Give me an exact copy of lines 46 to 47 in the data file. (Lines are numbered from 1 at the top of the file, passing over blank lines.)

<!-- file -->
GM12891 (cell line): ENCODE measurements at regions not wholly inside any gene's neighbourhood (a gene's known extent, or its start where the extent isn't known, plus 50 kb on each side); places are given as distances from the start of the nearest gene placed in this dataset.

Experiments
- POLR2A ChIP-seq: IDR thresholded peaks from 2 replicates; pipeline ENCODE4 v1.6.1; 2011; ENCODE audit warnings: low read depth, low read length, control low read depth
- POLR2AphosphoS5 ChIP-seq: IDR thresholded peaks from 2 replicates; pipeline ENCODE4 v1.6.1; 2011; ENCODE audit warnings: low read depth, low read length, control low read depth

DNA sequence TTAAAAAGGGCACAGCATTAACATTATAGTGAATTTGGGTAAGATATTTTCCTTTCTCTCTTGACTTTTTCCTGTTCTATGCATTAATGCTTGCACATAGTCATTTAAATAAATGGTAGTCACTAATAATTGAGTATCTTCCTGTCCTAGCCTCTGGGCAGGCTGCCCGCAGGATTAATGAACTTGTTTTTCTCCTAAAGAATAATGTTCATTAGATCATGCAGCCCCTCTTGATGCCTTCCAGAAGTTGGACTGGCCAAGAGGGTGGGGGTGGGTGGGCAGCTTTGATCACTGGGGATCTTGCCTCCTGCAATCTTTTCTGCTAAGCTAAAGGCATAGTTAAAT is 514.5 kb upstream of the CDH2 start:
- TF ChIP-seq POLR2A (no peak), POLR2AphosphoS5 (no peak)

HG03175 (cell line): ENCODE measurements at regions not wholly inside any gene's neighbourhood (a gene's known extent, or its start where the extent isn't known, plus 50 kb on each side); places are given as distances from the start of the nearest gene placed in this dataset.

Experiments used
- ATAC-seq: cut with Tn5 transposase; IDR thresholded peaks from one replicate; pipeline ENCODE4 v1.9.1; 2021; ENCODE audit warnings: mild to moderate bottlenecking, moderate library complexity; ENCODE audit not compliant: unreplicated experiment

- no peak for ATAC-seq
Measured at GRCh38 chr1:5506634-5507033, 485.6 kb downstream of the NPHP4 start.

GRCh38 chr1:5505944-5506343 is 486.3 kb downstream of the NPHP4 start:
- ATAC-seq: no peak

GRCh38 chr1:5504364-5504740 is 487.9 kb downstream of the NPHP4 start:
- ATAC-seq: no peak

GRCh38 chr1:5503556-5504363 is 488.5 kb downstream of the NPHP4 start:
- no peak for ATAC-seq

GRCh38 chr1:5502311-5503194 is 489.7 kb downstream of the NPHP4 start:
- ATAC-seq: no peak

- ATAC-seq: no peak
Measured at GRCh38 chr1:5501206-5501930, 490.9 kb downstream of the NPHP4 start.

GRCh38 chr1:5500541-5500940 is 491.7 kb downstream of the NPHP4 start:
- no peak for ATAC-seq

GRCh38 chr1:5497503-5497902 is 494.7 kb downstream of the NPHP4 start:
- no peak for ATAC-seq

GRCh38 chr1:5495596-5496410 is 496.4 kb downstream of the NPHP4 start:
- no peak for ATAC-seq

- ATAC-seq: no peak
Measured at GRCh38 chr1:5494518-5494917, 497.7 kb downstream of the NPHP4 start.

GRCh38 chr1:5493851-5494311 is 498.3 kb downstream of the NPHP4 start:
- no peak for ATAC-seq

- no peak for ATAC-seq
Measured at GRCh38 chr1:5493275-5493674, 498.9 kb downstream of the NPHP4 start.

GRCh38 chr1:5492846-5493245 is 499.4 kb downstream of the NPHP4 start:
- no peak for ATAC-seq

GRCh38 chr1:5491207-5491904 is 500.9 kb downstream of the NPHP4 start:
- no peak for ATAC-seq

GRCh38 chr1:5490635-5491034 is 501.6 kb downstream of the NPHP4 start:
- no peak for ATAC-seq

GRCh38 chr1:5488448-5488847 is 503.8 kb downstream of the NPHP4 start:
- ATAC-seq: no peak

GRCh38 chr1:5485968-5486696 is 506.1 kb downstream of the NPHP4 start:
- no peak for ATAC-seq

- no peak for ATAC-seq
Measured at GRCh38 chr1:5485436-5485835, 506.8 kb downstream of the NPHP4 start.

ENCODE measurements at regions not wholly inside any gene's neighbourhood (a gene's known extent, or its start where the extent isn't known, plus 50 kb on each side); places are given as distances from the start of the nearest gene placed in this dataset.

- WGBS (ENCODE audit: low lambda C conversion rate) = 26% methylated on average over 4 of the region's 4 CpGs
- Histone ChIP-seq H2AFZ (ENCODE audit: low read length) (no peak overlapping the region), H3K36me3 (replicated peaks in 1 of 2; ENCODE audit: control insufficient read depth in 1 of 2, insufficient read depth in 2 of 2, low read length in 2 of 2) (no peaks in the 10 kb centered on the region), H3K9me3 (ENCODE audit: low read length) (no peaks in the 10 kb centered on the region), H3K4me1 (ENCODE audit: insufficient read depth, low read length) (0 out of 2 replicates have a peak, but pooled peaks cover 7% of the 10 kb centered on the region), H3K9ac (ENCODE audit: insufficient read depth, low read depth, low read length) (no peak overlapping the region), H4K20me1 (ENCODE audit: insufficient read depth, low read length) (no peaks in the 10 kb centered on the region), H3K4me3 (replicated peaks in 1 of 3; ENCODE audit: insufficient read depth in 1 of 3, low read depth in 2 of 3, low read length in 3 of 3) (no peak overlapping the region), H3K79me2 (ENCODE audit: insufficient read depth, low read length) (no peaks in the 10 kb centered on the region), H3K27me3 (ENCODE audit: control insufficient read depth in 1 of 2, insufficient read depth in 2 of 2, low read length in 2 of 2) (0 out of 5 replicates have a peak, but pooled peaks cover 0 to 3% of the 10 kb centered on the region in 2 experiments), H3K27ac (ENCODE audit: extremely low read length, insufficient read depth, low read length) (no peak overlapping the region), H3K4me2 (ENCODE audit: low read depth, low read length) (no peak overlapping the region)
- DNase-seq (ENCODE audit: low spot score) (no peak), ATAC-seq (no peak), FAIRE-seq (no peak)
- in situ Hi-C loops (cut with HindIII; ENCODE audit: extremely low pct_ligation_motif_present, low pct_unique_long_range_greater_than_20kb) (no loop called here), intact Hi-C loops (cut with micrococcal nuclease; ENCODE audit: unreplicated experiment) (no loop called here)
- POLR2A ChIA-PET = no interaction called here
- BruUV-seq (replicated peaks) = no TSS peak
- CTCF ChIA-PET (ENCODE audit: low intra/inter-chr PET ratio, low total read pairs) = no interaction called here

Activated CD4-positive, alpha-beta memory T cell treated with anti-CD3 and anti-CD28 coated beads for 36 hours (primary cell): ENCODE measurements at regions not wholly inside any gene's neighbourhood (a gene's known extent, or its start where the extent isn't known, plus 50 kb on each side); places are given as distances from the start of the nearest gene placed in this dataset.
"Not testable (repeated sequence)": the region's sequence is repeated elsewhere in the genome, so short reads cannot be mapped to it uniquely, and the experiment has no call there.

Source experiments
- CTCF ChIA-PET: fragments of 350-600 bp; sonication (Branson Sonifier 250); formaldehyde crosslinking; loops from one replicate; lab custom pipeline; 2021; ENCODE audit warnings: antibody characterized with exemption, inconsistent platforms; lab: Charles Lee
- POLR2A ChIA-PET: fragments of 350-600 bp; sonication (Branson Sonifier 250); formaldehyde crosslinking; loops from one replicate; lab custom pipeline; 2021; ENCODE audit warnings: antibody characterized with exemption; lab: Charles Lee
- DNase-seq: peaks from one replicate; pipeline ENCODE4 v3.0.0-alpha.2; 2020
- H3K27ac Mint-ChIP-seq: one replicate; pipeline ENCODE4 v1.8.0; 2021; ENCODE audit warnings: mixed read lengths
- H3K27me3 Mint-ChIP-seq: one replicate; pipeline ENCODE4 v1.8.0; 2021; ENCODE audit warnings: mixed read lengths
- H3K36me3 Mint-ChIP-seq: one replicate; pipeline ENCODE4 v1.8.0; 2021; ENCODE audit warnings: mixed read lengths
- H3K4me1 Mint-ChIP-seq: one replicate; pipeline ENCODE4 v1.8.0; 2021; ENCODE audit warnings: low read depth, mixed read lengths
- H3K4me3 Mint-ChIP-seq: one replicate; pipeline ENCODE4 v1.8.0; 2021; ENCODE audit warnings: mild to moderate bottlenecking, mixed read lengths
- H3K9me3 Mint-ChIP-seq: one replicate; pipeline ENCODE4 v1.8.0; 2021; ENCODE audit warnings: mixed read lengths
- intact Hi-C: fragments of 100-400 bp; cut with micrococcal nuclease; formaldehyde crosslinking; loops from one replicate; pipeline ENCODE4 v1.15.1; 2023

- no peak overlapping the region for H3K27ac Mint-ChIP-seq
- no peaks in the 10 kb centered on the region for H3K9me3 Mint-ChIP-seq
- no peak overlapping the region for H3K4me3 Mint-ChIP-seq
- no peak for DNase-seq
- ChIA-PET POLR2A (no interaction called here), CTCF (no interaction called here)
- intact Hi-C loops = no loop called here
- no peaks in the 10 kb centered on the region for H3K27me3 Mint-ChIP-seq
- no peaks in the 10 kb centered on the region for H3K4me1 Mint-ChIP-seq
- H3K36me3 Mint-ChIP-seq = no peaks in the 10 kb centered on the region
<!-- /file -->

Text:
ENCODE measurements at regions not wholly inside any gene's neighbourhood (a gene's known extent, or its start where the extent isn't known, plus 50 kb on each side); places are given as distances from the start of the nearest gene placed in this dataset.

- WGBS (ENCODE audit: low lambda C conversion rate) = 26% methylated on average over 4 of the region's 4 CpGs